Like many cnidarians, sea anemones contain specialized cells, known as cnidocytes or nematocytes, in their body column, oral disk, pharynx, tentacles, mesenterial filaments, and acontia (Manuel, 1988; Shick, 1991). Cnidocytes contain nematocysts, penetrative cells that discharge toxic compounds into the target (Lotan et al., 1995) in response to certain chemical and mechanical stimulation (Mariottini & Pane, 2010). Despite being a venomous organism, Exaiptasia anemone are prey to Lysmata shrimp and nudibranch species, such as Aeolidiella stephanieae (Valdés, 2005). In order to protect themselves from predator attacks, anemones either detach and move by pedal locomotion or eject acontia by contracting the body column and extending its tentacles in self-defense (Waters, 1973; Edmunds et al., 1974; Edmunds et al., 1976; Schlesinger et al., 2009). Based on our observation, Exaiptasia anemones rarely perform detachment and pedal locomotion, but rather the ejection of acontia.
Acontia is the distinguishing feature of the actiniarian group Acontiaria (Rodríguez et al., 2012). Acontia in sea anemones usually have a white, coiled threadlike appearance and form at the end of the thickened edge of mesenteries near the pedal disk (Fig. 1). These thread-like extensions of the mesenterial filaments are filled with nematocyst-containing cnidocytes (Stephenson, 1935). Nematocyst discharge can be induced by physical contact, specific molecules, or chemical markers that are possibly recognized by a cellular recognition system of the anemone (Yanagita, 1959; Yanagita, 1960; Blanquet & Lenhoff, 1966; Ishihara, 1967; Blanquet, 1970; Lubbock, 1980). Once stimulated, the dart-like tubules are propelled from the nematocysts with enough force to penetrate the exoskeleton of the predator to sting its target with cytolytic peptide and protein toxins that cause paralysis (Conklin, Bigger & Mariscal, 1977; Kem, 1988; Bernheimer, 1990; Turk, 1991; Maček, 1992; Anderluh & Maček, 2002). Acontial defenses of the anemone can sometimes dissuade Aeolidia papillosa from feeding and potentially result in the death of this nudibranch (Harris, 1973). Since detachment and pedal locomotion have rarely been observed in Exaiptasia anemones, acontia ejection serves as an important defense mechanism against predator attack.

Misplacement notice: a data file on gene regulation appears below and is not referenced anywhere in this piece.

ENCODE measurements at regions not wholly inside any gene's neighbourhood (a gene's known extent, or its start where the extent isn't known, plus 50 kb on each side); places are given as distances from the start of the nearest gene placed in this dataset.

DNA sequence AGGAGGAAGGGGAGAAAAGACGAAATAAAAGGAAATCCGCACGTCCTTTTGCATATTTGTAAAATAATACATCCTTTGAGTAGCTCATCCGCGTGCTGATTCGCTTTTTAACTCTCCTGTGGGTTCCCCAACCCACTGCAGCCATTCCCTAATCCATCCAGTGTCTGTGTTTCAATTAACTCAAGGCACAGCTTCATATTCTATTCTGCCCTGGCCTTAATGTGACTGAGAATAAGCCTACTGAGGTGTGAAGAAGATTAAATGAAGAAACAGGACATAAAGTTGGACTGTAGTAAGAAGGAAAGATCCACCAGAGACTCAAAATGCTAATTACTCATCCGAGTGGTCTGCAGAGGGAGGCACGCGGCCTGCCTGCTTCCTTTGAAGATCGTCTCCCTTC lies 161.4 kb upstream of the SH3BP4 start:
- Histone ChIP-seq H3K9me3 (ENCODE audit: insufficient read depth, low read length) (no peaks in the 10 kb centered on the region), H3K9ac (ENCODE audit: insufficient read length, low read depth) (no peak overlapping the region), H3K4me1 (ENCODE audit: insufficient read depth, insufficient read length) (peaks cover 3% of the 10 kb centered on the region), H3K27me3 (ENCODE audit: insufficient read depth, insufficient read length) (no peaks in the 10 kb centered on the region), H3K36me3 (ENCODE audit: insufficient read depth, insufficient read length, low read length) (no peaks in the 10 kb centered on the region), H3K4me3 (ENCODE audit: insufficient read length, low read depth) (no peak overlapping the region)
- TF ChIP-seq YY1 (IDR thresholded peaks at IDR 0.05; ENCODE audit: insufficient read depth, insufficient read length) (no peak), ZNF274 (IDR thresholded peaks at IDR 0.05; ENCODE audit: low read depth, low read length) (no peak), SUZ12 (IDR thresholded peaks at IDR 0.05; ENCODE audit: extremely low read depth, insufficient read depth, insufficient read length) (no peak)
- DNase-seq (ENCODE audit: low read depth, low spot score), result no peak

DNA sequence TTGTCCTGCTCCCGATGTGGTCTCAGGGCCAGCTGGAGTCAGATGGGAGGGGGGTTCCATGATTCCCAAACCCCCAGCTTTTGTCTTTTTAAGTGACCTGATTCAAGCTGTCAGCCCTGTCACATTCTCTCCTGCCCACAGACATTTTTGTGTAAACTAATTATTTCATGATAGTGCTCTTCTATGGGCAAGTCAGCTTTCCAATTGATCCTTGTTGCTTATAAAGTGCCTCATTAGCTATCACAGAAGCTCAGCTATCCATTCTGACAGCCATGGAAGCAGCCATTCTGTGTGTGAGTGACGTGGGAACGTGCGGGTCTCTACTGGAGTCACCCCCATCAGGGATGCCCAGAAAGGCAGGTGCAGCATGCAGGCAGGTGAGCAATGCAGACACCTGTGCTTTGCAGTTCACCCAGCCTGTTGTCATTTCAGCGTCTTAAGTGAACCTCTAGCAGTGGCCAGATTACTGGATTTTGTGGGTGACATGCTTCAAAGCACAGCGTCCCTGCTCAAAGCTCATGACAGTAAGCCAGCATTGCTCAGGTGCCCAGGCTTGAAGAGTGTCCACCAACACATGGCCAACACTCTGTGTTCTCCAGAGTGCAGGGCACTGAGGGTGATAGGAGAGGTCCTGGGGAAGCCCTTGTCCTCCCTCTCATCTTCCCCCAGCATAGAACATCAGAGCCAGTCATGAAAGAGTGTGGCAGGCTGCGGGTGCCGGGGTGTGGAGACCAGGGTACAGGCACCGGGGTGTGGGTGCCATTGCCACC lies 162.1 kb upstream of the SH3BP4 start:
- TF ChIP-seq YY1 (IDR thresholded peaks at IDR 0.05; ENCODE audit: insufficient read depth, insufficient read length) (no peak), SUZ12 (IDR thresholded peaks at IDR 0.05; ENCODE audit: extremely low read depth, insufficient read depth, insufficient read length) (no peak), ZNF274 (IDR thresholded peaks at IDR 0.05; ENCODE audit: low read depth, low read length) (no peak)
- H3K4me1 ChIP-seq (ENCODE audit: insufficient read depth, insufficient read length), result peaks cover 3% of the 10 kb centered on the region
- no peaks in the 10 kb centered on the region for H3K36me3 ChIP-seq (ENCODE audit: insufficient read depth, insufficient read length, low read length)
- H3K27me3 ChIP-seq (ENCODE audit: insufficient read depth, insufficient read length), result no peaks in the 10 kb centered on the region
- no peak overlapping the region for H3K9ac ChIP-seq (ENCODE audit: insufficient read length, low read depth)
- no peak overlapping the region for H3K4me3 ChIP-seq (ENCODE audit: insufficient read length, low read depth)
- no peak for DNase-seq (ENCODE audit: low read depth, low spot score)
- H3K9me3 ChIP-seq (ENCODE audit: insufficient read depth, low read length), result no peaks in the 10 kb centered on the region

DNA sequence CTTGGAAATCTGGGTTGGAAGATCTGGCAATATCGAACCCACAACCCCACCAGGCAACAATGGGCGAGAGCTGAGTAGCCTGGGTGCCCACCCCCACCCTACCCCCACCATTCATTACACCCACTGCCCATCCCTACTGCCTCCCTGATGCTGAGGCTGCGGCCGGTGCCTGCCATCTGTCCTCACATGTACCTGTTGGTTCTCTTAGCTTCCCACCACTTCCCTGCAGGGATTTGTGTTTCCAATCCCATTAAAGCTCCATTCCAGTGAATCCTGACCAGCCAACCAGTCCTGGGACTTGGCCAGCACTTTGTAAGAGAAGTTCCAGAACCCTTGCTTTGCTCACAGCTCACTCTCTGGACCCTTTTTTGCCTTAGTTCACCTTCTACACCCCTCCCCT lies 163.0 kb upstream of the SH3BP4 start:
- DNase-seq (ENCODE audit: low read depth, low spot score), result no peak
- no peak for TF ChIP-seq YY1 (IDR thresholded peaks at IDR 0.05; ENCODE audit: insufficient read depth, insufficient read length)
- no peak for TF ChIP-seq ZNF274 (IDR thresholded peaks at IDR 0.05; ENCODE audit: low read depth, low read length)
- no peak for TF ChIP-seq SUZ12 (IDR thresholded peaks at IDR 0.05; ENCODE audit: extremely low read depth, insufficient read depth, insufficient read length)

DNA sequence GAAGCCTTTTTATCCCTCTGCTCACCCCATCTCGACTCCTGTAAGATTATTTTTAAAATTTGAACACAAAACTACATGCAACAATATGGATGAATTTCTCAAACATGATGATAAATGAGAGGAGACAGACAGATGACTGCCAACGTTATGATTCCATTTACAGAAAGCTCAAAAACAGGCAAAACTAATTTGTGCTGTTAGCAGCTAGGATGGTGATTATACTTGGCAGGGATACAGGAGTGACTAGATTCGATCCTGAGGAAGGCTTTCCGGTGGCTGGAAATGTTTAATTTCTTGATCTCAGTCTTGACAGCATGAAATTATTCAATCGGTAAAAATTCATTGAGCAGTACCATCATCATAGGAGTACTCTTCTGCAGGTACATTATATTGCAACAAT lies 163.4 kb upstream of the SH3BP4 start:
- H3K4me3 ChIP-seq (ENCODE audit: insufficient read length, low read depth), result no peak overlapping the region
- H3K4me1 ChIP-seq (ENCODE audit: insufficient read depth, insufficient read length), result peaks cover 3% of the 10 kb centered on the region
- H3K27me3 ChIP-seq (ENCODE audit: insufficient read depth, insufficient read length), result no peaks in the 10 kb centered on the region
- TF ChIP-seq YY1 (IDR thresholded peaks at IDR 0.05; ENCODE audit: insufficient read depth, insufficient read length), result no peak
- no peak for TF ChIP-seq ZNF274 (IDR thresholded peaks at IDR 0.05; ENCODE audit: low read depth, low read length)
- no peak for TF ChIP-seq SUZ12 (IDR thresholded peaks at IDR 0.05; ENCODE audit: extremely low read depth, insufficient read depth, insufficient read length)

Early reports have briefly described the phenomenon of acontia ejection, whereby the threatened anemone strongly contracts its body column, forcing water out of the cinclides. This causes the ejection of acontia, which are carried by the water currents (Stephenson, 1928; Manuel, 1988). However, the details of acontia control, specifically retraction, are unclear. With merely the presence of nervous elements but no nerve net or brain (Wada, 1972), the anemone is able to control the ejection and retraction of acontia using the shortening or elongation of the body column in response to mechanical stimulation. These simple but effective control mechanisms of acontia enable the anemone to readily respond to predation at any given time. Through detailed observation, this study presents meticulous detail of acontia ejection and retraction during the defensive and recovering states of anemones.
Material and Methods